Last week’s announcement by Macquarie Airports (MAp) that it would cut ties with its external manager, Macquarie Group, may well mark a milestone in the development of the infrastructure asset class.
In many ways, it wasn’t anything extraordinary. Like Babcock & Brown Public Partnerships, Infrastructure India or a host of other so-called “satellite funds” that have parted ways with their external managers or announced intentions to do so in the last year, MAp’s directors simply saw management internalisation as the best way to help bridge the gap between the value of their shares and their net asset backing.
“It’s hard to judge external versus internal management,” Macquarie chief executive officer Nicholas Moore told shareholders at the firm’s annual general meeting in Sydney on Wednesday. “It’s hard to know what’s right, what’s wrong in these sorts of things but . . . for MAp, the independent directors thought that internalisation was a better path to go down”.
The thinking behind MAp’s move, though, provides a candid insight into why external fund management may be more trouble than it’s worth. And, coming from one of Macquarie’s most prominent listed satellites, it will only put more pressure on others to follow MAp out of orbit.
In its presentation announcing the proposed separation, MAp acknowledged that its current management structure deterred certain investors who are currently “unable or unwilling to invest in an externally managed entity”. That unwillingness should come as no surprise: corporate governance watchdogs, such as RiskMetrics Group, have for some time been warning investors away from external fund management structures due to their potential for conflicts of interest, such as auditor selection.
This issue was openly discussed at the Macquarie annual general meeting, where one Macquarie shareholder – Australian activist investor Stephen Mayne – said he was “uncomfortable” with PricewaterhouseCoopers (PwC) auditing both Macquarie and its managed funds.
“How does poor old [Macquarie Group auditor] David Armstrong feel where, if he’s insisting on write downs happening here, in our carrying value of MAp, he then makes his audit colleague at MAp look silly because you’re in the market with two different valuations?” Mayne asked Macquarie acting chairman Kevin McCann.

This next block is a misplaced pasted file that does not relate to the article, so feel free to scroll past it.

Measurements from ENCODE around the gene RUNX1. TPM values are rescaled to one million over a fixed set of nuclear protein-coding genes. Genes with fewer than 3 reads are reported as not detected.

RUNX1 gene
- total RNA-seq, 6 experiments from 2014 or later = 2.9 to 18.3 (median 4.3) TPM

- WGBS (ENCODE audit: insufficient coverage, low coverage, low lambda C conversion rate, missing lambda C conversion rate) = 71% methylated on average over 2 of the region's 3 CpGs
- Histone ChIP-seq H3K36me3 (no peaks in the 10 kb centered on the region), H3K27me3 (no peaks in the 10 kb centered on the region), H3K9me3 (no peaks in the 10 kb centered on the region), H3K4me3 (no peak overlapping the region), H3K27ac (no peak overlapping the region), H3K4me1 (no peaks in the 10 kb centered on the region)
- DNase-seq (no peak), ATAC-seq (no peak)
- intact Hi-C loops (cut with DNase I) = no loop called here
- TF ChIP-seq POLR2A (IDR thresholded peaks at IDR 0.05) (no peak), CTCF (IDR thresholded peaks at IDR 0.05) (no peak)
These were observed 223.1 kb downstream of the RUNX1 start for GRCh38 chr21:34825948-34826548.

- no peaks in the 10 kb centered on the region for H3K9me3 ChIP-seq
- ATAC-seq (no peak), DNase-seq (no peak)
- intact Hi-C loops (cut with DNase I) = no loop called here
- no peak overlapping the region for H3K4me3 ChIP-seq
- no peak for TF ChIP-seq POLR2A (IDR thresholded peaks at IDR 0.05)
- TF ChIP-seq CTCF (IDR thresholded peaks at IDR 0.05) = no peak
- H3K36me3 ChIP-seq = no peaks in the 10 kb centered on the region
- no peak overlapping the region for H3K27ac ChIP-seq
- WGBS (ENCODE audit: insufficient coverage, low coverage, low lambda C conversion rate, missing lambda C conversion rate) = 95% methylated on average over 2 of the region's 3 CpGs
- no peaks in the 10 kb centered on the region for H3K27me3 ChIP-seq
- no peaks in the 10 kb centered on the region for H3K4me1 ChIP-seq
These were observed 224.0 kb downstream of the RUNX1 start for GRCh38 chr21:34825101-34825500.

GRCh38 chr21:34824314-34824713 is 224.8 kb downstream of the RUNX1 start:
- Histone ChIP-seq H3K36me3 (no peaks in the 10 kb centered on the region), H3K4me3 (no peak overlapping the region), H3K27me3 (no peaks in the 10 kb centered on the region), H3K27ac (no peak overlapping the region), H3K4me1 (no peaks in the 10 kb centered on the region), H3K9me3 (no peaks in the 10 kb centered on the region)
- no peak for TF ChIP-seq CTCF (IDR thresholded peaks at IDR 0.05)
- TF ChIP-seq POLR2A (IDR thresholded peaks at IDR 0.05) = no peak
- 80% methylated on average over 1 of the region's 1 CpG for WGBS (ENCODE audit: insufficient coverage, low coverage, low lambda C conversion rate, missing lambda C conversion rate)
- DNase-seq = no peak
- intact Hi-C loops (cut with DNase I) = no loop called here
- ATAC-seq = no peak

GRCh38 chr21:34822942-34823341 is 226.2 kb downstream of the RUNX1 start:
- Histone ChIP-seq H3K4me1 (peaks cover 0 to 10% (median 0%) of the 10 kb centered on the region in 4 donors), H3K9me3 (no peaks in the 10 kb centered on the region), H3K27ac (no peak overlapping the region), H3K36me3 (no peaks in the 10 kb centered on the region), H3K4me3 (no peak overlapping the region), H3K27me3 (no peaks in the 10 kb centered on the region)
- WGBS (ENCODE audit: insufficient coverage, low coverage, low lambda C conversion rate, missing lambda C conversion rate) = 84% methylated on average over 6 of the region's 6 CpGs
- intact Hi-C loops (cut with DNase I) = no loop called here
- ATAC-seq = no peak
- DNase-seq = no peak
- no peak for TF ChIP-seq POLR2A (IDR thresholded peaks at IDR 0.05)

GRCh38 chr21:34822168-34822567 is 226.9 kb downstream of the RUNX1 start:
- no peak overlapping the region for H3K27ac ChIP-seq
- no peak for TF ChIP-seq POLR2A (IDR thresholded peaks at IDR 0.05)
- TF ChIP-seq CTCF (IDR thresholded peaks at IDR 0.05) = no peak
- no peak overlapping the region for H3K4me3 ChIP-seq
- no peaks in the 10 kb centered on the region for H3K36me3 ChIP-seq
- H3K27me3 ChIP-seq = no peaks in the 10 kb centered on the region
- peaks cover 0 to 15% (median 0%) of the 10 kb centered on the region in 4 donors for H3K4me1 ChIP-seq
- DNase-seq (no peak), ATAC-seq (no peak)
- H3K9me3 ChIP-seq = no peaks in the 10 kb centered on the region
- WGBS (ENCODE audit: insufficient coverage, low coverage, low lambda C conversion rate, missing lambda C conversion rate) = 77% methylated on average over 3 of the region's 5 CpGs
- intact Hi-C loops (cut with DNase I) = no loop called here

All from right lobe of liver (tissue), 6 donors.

McCann said “Mr. Armstrong’s and his firm’s independence is not compromised by the fact that PwC is an auditor of one or the other of the funds”. That may well be. But the whole exchange illustrates ongoing concerns over conflicts of interest that plague externally managed funds and their managers.
Now, one would be remiss not to point out that these concerns have not stopped Mayne from investing in the funds (he said he is an investor in all of Macquarie’s satellites). Nor did he seem to mind the fees they’ve paid to Macquarie over the years. On the contrary, Mayne praised Macquarie management for all the “massive, beautiful fees” they’ve “ripped out” of their managed funds.
For MAp, those fees were massive indeed. The firm told investors it has paid Macquarie A$547 million (€318 million; $449 million) in base and performance fees since 2002. To put it in perspective, that’s about one-eighth of MAp’s current market cap. Avoiding that ongoing liability, which will result in annual savings of A$43 million to shareholders, was bullet point number one in MAp’s outline of the benefits of its management internalisation.
For other funds' boards of directors weighing options on what to do to close the gap between the value of their shares and their net asset backing, that presentation will be hard to ignore.
Expect more satellites to reach escape velocity in the coming months.